Application f a ->
            Set.union (freeVariables f) (freeVariables a)
        Let definitions body ->
            let
                namesDefinedHere =
                    List.map .name definitions
                        |> Set.fromList
                namesUsedHere
                    List.map .expr definitions
                        |> List.map freeVariables
                        |> List.foldl Set.union Set.empty
            in
            Set.diff namesUsedHere namesDefinedHere

So in order to define this pass, we do not have to touch the type definition. The object-oriented approach however does touch the modelling of the data type:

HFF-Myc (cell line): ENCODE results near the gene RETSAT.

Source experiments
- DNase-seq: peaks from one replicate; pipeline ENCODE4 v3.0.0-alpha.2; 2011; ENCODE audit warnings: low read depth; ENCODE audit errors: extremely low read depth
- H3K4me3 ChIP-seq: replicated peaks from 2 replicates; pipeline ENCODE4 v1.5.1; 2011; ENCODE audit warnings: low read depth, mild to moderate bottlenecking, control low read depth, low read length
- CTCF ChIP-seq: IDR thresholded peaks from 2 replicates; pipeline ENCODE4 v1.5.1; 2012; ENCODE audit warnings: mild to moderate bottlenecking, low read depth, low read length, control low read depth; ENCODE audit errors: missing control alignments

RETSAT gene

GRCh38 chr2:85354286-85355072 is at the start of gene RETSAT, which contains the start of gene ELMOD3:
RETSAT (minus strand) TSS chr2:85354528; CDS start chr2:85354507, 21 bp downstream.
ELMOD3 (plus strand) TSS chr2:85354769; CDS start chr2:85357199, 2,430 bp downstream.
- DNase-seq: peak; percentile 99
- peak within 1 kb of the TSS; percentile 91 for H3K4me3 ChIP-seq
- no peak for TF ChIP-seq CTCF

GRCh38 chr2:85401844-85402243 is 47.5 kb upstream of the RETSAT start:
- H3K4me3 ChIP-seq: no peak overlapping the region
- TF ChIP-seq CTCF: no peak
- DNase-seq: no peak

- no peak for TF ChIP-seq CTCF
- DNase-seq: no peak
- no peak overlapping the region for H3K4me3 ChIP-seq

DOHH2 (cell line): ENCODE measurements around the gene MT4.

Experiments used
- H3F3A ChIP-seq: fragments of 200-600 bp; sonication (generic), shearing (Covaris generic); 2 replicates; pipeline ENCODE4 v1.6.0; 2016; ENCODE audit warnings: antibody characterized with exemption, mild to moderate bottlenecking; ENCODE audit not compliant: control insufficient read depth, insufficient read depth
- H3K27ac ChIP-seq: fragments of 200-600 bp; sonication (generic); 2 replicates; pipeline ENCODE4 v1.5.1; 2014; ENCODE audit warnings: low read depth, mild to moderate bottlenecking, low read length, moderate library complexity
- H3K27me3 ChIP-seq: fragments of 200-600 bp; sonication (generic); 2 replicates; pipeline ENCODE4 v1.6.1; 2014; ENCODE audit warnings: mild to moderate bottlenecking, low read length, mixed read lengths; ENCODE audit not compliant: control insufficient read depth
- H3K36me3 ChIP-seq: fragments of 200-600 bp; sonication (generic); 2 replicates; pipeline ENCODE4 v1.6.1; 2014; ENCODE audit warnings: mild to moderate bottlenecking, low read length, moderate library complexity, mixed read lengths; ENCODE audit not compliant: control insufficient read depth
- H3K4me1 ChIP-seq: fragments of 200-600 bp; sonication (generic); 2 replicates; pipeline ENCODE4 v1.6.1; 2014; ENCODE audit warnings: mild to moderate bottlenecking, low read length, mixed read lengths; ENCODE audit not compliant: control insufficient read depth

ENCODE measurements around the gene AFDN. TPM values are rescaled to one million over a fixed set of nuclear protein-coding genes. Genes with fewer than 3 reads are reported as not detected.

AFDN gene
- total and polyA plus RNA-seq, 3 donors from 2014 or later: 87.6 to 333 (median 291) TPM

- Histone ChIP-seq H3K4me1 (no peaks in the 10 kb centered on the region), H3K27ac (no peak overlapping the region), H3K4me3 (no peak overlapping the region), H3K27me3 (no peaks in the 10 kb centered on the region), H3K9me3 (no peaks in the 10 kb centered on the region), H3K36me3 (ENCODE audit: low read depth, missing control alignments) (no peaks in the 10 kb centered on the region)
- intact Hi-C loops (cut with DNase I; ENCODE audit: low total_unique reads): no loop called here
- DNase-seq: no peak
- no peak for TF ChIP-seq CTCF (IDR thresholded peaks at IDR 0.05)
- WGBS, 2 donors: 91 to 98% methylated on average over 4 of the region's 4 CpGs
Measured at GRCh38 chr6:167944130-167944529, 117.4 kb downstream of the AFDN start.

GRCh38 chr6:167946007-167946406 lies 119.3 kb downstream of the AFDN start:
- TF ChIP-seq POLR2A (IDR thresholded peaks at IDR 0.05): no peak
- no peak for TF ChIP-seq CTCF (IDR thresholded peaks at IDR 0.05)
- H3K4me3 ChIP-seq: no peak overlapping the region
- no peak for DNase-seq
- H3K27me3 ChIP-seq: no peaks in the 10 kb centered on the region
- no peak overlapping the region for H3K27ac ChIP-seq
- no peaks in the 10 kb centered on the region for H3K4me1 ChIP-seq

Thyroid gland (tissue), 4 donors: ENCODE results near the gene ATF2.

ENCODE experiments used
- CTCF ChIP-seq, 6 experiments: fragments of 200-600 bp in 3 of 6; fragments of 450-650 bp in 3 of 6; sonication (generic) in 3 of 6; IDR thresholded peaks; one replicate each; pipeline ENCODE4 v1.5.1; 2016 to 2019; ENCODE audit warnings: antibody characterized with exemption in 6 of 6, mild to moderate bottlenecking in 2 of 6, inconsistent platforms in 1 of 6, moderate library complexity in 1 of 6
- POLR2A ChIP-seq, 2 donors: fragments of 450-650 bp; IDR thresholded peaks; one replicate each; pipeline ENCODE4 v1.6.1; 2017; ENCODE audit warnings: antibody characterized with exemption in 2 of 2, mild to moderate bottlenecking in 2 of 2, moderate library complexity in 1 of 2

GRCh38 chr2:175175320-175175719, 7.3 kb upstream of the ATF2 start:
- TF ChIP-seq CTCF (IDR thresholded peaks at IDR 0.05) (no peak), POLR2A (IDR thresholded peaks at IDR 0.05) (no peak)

class Expr (object):
    pass
class Literal (Expr):
    def __init__(self, value):
        self.value = value
    def free_variables(self):
        return set()
class Variable (Expr):
    def __init__(self, variable):
        self.variable = variable
    def free_variables(self):
        return { self.variable }
class Lambda (Expr):
    def __init__(self, name, value):
        self.name = name
        self.value = value
    def free_variables(self):
        s = self.value.free_variables
        s.remove(self.name)
        return s
...

This means that in the object-oriented style if you want to add a pass over the syntax of expressions, you need to touch the type definitions of all kinds of expressions you have. In the functional approach you do not need to touch anything that has already been defined. I think this makes defining a new pass over the syntax of expressions more convienent and intuitive.